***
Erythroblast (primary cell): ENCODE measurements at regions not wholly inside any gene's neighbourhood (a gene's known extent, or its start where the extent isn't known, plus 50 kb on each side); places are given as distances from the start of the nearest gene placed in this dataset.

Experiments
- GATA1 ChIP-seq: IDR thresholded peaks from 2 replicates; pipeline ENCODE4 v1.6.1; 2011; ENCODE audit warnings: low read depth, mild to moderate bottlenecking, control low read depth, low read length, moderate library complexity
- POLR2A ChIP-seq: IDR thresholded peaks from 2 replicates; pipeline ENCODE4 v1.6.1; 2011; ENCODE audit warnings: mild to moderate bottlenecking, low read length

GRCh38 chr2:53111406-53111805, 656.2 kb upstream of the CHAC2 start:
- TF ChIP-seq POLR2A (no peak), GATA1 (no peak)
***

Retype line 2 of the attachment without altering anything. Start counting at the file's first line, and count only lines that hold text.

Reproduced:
Experiments